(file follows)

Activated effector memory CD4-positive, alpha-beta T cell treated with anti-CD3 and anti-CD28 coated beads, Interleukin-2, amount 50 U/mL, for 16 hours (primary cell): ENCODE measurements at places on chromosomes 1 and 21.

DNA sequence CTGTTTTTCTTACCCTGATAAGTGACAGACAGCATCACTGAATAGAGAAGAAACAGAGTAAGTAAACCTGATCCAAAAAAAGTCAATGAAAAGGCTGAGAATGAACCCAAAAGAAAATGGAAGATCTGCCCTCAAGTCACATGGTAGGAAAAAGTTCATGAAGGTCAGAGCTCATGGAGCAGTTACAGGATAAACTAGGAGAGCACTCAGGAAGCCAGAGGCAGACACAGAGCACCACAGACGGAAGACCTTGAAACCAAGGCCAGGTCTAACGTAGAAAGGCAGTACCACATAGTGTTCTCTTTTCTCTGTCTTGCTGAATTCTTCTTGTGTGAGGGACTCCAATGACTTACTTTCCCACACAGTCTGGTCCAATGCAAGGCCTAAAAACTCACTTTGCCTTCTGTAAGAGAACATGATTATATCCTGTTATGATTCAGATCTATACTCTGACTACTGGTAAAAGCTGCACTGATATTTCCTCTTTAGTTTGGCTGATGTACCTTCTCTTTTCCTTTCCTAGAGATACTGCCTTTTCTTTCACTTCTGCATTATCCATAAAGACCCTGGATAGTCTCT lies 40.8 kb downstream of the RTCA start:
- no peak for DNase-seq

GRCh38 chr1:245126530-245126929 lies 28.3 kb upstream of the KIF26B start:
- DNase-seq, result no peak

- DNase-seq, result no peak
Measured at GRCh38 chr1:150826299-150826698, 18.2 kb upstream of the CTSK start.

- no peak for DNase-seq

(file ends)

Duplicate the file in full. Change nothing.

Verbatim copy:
Activated effector memory CD4-positive, alpha-beta T cell treated with anti-CD3 and anti-CD28 coated beads, Interleukin-2, amount 50 U/mL, for 16 hours (primary cell): ENCODE measurements at places on chromosomes 1 and 21.

DNA sequence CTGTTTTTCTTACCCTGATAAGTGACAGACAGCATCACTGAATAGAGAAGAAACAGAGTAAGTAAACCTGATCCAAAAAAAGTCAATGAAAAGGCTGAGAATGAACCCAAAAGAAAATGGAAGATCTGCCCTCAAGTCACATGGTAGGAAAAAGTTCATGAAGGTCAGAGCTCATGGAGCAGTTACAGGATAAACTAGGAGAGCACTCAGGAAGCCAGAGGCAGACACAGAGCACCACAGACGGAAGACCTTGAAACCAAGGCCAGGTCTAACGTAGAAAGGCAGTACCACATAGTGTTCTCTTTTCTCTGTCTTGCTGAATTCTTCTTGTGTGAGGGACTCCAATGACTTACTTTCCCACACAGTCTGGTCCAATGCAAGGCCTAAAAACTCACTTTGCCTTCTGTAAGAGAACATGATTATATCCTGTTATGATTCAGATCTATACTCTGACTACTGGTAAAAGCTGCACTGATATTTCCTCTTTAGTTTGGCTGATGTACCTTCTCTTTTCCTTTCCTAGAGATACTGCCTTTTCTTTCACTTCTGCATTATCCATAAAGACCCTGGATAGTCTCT lies 40.8 kb downstream of the RTCA start:
- no peak for DNase-seq

GRCh38 chr1:245126530-245126929 lies 28.3 kb upstream of the KIF26B start:
- DNase-seq, result no peak

- DNase-seq, result no peak
Measured at GRCh38 chr1:150826299-150826698, 18.2 kb upstream of the CTSK start.

- no peak for DNase-seq